Reference : Führt die EU-Bilanzrichtlinie zu inkonsistenten und unsystematischen Rechnungslegungs...
Scientific journals : Article
Business & economic sciences : Accounting & auditing
Entrepreneurship and Innovation / Audit
Führt die EU-Bilanzrichtlinie zu inkonsistenten und unsystematischen Rechnungslegungsnormen? Eine kritische Würdigung am Beispiel von Aufwandsrückstellungen
[en] Missing the opportunity to develop a systematic accounting approach : the case of recognition of provisions for future charges
Muessig, Anke mailto [University of Luxembourg > Faculty of Law, Economics and Finance (FDEF) > Center for Research in Economic Analysis (CREA) >]
ACE Comptabilité, fiscalité, audit, droit des affaires au Luxembourg
Wolters Kluwer
[en] accounting ; EU-directive ; provisions
[en] The European accounting directive does not specify the users of financial statements, nor weights the single objectives of financial accounting. Thus deducting EU accounting standards consistently and systematically from predefined objectives is nearly impossible. As an example, accounting for ‘provisions for future charges’ can be justified neither by financial statements’ informational and stewardship function nor by the objective of measuring distributable profits for tax dividend payment purposes, or by capital maintenance requirements. Accounting for ‘provisions for future charges’ simply allows preparers of financial statements to shift ex post profit distribution decisions to ex ante profit determination, for a specific ‘apparent’ purpose i.e. the maintenance of assets or repairs thereof. Accordingly the ‘true and fair’ profit actually realized by the entity is not disclosed to external users. Thus accounting for ‘provisions for future charges’ is in contradiction with the informational and stewardship function of the annual accounts, as well as with the determination of a fair measurement of distributable profits. More specifically, shareholders find themselves deprived of part of the profits actually realized by the entity and dispose of fewer financial resources to cover for their own expenses.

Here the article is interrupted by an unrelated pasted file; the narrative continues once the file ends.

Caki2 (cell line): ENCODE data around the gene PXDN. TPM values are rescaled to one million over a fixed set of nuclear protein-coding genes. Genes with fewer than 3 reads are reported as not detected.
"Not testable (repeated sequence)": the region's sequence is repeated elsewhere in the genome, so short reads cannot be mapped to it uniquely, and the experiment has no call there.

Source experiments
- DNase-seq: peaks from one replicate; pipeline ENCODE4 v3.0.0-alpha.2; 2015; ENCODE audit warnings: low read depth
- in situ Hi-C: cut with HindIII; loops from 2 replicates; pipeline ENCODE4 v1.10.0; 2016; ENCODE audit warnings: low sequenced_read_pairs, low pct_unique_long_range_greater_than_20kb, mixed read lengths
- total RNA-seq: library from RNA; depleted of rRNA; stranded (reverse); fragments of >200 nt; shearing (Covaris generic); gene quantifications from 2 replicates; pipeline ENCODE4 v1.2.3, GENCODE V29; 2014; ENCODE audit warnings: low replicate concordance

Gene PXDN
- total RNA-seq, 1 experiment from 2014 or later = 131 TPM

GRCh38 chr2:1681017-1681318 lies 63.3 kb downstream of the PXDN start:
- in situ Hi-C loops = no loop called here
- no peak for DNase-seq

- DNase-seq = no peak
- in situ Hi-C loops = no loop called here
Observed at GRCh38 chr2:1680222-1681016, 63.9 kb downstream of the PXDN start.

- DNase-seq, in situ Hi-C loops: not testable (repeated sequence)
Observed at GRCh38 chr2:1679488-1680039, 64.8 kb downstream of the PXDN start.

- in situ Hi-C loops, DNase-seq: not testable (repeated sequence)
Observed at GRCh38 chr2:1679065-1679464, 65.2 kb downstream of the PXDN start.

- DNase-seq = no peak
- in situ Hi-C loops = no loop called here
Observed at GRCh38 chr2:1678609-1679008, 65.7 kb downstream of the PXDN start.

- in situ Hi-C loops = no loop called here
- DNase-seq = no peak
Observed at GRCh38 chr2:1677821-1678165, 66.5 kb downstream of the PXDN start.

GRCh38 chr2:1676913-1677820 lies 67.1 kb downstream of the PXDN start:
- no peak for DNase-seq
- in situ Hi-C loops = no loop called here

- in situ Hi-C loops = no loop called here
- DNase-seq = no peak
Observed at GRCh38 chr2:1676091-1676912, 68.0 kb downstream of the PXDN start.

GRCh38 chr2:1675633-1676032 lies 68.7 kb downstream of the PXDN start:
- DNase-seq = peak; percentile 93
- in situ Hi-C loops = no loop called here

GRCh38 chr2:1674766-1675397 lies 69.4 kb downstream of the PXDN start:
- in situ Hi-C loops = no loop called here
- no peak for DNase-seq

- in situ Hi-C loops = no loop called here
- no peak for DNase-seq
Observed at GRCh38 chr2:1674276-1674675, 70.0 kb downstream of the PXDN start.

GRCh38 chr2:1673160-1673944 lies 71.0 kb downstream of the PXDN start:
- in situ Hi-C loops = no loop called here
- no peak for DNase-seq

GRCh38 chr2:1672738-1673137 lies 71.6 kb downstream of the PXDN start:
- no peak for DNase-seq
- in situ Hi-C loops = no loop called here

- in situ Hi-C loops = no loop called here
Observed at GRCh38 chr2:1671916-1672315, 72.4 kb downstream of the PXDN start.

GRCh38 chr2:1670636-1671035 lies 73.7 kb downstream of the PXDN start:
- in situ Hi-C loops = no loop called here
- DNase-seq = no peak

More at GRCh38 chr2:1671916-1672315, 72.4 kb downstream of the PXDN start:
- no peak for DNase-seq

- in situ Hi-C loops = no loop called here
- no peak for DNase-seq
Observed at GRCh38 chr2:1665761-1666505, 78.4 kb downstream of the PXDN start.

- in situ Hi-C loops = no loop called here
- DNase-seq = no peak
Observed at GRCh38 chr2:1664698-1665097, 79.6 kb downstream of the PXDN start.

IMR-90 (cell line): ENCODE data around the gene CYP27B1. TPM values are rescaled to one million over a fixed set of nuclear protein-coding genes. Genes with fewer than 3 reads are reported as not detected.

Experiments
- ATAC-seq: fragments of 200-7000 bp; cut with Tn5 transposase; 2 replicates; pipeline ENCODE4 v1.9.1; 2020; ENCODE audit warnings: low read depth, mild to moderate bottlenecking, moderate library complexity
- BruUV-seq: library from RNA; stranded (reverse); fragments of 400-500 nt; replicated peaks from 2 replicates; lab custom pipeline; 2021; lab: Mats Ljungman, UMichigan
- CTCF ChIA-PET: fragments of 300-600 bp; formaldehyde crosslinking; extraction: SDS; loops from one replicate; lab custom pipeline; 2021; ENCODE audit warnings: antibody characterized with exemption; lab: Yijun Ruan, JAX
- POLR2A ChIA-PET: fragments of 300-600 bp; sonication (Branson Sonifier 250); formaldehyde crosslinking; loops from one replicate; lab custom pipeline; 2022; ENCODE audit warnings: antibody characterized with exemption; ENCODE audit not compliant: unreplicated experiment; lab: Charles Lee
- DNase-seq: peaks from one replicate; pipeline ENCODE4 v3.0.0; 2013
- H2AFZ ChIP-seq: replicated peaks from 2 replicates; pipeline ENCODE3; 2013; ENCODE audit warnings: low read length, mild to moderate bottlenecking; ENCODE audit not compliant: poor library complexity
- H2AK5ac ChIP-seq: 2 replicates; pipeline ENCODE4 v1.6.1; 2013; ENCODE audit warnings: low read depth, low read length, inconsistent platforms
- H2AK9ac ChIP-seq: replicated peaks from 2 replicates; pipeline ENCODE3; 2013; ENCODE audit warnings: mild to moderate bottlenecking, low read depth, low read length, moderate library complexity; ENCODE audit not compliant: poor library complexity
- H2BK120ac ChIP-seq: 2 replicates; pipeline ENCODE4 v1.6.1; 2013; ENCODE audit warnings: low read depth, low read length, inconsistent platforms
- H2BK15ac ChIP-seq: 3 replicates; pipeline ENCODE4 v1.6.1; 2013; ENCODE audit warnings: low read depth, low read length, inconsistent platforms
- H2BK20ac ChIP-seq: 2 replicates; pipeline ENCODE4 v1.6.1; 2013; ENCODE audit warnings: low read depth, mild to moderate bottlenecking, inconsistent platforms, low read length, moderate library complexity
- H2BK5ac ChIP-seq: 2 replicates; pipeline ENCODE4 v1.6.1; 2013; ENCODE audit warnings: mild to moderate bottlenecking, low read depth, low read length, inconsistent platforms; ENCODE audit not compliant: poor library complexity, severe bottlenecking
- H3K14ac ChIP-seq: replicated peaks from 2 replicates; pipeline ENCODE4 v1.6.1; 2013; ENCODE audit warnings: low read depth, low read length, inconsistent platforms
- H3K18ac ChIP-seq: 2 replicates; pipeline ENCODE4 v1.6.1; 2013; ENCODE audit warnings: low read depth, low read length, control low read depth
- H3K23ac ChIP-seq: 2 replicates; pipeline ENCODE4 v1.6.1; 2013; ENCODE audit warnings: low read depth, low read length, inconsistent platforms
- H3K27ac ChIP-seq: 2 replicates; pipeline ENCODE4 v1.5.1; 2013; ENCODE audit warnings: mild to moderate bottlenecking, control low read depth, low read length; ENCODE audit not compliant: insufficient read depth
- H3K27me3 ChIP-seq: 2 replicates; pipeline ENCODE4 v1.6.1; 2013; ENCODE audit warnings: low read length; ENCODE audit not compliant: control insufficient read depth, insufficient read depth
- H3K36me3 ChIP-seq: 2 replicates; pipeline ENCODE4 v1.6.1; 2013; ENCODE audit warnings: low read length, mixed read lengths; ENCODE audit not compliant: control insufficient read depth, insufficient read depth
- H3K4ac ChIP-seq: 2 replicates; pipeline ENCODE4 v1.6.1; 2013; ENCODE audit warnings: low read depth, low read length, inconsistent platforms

Besides, by shifting the profit distribution decisions to the level of profit determination, a circular reference is introduced in the question of determining the distributable profit, residing in the fact that in the function of the distributable profit is included a variable that needs to be determined by the financial statements, i.e. the variable ‘profit to be distributed’. The usefulness of the balance sheet as a basis for the profit determination is taken ad absurdum, if management’s profit distribution decisions are already reflected at the level of profit determination. In this case, determination of distributable profit is based on the
question of how much profit the entity’s governing body intend to distribute and not based on the ‘true and fair’ profit actually realized. Accounting for ‘provision for future charges’ is neither
the expression of protection of creditors. In substance, accounting for provisions is required by the prudence principle but this is only true for provisions accounted for future expected losses (future charges not compensated by future revenues). Provisions for charges cover expenses not linked to ‘expected’ future losses. Thus, provisions for charges reflect compensated
future charges. Accordingly accounting for ‘provisions for future charges’ distorts the financial position and performance of an entity, misinterprets the prudence principle and violates the accrual principle of accounting.

File(s) associated to this reference

Fulltext file(s):

Limited access
Muessig_2016_ACE Wolter-Kluwer.pdfPublisher postprint791.36 kBRequest a copy

Bookmark and Share SFX Query

All documents in ORBilu are protected by a user license.